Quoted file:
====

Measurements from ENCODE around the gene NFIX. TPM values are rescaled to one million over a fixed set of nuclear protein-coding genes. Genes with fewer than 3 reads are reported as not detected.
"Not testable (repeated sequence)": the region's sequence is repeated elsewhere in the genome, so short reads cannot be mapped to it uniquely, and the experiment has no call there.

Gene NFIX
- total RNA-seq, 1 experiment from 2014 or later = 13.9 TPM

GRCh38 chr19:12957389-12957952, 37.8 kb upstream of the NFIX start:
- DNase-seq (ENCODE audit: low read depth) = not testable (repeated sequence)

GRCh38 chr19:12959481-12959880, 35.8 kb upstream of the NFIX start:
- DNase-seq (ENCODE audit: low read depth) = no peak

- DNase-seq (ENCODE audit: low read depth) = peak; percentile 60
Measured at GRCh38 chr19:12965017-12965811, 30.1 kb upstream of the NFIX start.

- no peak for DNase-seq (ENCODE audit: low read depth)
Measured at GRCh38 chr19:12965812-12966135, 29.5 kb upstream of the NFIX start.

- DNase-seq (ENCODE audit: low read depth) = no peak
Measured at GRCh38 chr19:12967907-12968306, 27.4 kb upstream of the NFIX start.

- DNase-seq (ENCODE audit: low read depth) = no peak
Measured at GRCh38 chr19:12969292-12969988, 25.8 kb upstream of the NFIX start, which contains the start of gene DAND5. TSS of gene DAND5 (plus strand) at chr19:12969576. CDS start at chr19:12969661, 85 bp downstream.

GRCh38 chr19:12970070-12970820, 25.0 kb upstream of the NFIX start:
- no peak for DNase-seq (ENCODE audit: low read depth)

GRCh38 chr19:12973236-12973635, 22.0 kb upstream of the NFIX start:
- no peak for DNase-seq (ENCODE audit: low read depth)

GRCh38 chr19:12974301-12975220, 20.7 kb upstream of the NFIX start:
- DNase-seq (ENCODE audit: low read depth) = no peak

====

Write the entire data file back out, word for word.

Measurements from ENCODE around the gene NFIX. TPM values are rescaled to one million over a fixed set of nuclear protein-coding genes. Genes with fewer than 3 reads are reported as not detected.
"Not testable (repeated sequence)": the region's sequence is repeated elsewhere in the genome, so short reads cannot be mapped to it uniquely, and the experiment has no call there.

Gene NFIX
- total RNA-seq, 1 experiment from 2014 or later = 13.9 TPM

GRCh38 chr19:12957389-12957952, 37.8 kb upstream of the NFIX start:
- DNase-seq (ENCODE audit: low read depth) = not testable (repeated sequence)

GRCh38 chr19:12959481-12959880, 35.8 kb upstream of the NFIX start:
- DNase-seq (ENCODE audit: low read depth) = no peak

- DNase-seq (ENCODE audit: low read depth) = peak; percentile 60
Measured at GRCh38 chr19:12965017-12965811, 30.1 kb upstream of the NFIX start.

- no peak for DNase-seq (ENCODE audit: low read depth)
Measured at GRCh38 chr19:12965812-12966135, 29.5 kb upstream of the NFIX start.

- DNase-seq (ENCODE audit: low read depth) = no peak
Measured at GRCh38 chr19:12967907-12968306, 27.4 kb upstream of the NFIX start.

- DNase-seq (ENCODE audit: low read depth) = no peak
Measured at GRCh38 chr19:12969292-12969988, 25.8 kb upstream of the NFIX start, which contains the start of gene DAND5. TSS of gene DAND5 (plus strand) at chr19:12969576. CDS start at chr19:12969661, 85 bp downstream.

GRCh38 chr19:12970070-12970820, 25.0 kb upstream of the NFIX start:
- no peak for DNase-seq (ENCODE audit: low read depth)

GRCh38 chr19:12973236-12973635, 22.0 kb upstream of the NFIX start:
- no peak for DNase-seq (ENCODE audit: low read depth)

GRCh38 chr19:12974301-12975220, 20.7 kb upstream of the NFIX start:
- DNase-seq (ENCODE audit: low read depth) = no peak